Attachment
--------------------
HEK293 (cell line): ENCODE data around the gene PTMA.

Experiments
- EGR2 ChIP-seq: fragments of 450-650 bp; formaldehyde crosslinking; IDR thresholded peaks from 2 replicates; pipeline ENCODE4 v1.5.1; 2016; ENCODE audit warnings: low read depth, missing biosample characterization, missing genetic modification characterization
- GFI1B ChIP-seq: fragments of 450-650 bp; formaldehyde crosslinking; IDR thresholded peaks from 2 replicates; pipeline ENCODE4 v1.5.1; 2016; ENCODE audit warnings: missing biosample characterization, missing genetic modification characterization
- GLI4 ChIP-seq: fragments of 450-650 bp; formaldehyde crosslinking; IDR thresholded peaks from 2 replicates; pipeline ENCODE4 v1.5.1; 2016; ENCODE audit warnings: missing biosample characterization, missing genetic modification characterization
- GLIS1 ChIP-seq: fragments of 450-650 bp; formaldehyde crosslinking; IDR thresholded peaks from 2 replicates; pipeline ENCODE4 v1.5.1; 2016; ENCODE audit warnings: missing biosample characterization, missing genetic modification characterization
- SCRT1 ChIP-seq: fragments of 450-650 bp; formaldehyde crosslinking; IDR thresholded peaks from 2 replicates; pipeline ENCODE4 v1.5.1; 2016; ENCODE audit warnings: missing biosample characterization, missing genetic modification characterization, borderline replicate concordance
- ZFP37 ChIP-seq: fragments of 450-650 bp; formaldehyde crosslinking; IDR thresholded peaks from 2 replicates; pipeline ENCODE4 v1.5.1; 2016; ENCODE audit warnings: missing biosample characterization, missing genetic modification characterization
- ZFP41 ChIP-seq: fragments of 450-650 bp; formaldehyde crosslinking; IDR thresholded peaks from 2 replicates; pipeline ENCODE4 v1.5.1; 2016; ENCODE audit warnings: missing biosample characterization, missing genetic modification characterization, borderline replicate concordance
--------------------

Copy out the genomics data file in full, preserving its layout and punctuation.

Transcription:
HEK293 (cell line): ENCODE data around the gene PTMA.

Experiments
- EGR2 ChIP-seq: fragments of 450-650 bp; formaldehyde crosslinking; IDR thresholded peaks from 2 replicates; pipeline ENCODE4 v1.5.1; 2016; ENCODE audit warnings: low read depth, missing biosample characterization, missing genetic modification characterization
- GFI1B ChIP-seq: fragments of 450-650 bp; formaldehyde crosslinking; IDR thresholded peaks from 2 replicates; pipeline ENCODE4 v1.5.1; 2016; ENCODE audit warnings: missing biosample characterization, missing genetic modification characterization
- GLI4 ChIP-seq: fragments of 450-650 bp; formaldehyde crosslinking; IDR thresholded peaks from 2 replicates; pipeline ENCODE4 v1.5.1; 2016; ENCODE audit warnings: missing biosample characterization, missing genetic modification characterization
- GLIS1 ChIP-seq: fragments of 450-650 bp; formaldehyde crosslinking; IDR thresholded peaks from 2 replicates; pipeline ENCODE4 v1.5.1; 2016; ENCODE audit warnings: missing biosample characterization, missing genetic modification characterization
- SCRT1 ChIP-seq: fragments of 450-650 bp; formaldehyde crosslinking; IDR thresholded peaks from 2 replicates; pipeline ENCODE4 v1.5.1; 2016; ENCODE audit warnings: missing biosample characterization, missing genetic modification characterization, borderline replicate concordance
- ZFP37 ChIP-seq: fragments of 450-650 bp; formaldehyde crosslinking; IDR thresholded peaks from 2 replicates; pipeline ENCODE4 v1.5.1; 2016; ENCODE audit warnings: missing biosample characterization, missing genetic modification characterization
- ZFP41 ChIP-seq: fragments of 450-650 bp; formaldehyde crosslinking; IDR thresholded peaks from 2 replicates; pipeline ENCODE4 v1.5.1; 2016; ENCODE audit warnings: missing biosample characterization, missing genetic modification characterization, borderline replicate concordance